A solar road which provides electricity to three households along it in Krommenie, the Netherlands, has been in operation for one year and generated 9,800 kWh of power. Now, the energy consortium behind the SolaRoad project will continue to develop it through its three-year pilot period, including testing the viability of a new coating.
SolaRoad was installed in Krommenie on Nov. 12, 2014 by a consortium made up of the Province of Noord-Holland, TNO, Imtech Traffic & Infra, and Ooms Civiel. It is part of a project dedicated to generating 14 percent of the Netherlands’ energy using renewable sources, said Elisabeth Post, road and transport provincial deputy for Noord-Holland.
The SolaRoad is one of many ‘living labs’ helping to explore renewable energy possibilities.
“Next year we will continue to develop SolaRoad in the hope that it ultimately becomes a viable product for use on more types of roads,” Post said in a press release.
The SolaRoad is a cycle path that runs about 70 meters in length, and is made of concrete blocks approximately 2.5 by 3.5 meters square. One lane contains solar cells, protected under a 1 centimeter tempered glass top layer. The consortium hopes that solar roads like this could one day be used not just to power houses, but also for street lighting, traffic lights, and the electric cars that could drive on the surface.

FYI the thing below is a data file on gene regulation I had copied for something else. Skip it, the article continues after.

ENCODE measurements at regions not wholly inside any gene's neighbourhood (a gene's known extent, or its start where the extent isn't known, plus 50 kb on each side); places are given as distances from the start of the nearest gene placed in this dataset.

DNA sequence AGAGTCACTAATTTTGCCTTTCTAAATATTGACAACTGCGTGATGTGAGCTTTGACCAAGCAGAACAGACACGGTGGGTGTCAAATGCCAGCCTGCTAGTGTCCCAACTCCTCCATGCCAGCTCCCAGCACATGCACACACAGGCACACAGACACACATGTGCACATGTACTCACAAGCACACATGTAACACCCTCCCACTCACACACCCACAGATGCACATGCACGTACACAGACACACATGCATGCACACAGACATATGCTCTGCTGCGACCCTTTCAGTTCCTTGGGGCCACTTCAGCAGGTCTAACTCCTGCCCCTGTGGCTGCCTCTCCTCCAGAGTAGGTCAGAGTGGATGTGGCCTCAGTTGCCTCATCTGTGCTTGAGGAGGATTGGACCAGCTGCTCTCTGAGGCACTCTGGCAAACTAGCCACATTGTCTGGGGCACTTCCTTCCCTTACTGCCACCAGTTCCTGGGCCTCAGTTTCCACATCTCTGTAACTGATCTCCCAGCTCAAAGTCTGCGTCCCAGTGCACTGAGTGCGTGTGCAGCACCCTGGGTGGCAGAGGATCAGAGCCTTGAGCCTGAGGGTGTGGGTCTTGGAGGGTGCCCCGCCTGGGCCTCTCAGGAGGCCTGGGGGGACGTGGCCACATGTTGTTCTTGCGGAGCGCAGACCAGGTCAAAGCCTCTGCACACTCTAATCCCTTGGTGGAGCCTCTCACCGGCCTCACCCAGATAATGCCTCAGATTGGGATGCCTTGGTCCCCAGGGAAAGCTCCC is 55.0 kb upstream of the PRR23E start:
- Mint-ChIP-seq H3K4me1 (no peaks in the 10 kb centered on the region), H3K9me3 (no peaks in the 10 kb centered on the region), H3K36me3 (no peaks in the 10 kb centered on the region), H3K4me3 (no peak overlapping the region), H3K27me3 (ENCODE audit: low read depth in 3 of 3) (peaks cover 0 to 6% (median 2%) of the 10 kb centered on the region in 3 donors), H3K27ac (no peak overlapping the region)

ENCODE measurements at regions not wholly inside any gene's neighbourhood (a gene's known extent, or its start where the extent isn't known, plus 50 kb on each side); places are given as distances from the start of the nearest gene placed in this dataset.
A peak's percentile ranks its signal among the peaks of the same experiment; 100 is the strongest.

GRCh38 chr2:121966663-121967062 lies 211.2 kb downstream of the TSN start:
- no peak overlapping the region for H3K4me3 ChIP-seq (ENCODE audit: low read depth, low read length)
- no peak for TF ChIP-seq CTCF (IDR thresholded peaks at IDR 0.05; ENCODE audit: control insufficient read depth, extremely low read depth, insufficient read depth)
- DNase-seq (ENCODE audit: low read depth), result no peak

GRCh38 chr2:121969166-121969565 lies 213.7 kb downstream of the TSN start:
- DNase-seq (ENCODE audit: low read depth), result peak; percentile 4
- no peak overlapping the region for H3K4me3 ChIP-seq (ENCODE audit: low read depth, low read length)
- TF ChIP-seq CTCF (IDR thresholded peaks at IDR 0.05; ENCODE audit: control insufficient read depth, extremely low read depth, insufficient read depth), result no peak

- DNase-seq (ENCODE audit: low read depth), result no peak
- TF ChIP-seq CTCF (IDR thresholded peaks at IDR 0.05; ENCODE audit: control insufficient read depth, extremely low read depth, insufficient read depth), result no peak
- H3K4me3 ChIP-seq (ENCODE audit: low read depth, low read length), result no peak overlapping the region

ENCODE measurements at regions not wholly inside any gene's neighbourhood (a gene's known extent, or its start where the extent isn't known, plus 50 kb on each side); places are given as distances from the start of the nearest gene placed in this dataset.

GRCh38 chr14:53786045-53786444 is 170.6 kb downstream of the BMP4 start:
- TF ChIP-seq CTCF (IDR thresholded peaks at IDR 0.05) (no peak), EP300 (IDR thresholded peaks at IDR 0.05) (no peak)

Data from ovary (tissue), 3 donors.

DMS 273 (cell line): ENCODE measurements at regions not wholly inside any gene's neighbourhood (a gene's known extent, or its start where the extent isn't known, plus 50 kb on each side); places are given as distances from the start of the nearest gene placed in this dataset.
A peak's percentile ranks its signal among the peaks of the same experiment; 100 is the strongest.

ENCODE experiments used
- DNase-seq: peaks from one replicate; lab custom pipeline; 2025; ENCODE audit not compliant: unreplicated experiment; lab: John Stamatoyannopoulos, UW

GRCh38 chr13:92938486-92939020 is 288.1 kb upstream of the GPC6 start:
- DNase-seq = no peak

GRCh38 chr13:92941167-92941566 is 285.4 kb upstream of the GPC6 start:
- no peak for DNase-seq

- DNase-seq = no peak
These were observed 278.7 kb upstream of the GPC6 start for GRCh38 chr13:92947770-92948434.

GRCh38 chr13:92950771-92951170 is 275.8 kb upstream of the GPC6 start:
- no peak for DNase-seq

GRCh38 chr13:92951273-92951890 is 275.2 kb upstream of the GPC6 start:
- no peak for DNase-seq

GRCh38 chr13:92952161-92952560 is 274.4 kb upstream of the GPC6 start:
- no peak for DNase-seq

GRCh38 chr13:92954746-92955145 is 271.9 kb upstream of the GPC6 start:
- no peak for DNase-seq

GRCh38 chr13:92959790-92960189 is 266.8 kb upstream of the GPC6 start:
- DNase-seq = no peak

About 300,000 cyclists and mopeds used the path over the last year, with no problems occurring. However, a part of the translucent coating became detached during the winter due to shrinkage of the material. An improved coating, developed in consultation with the Vlaq group, was developed and applied.
The consortium plans to install another 20-meter stretch of SolaRoad, with the improved coating, in Krommenie next year. People have expressed interest in creating five follow-up projects, three in the Netherlands and two elsewhere.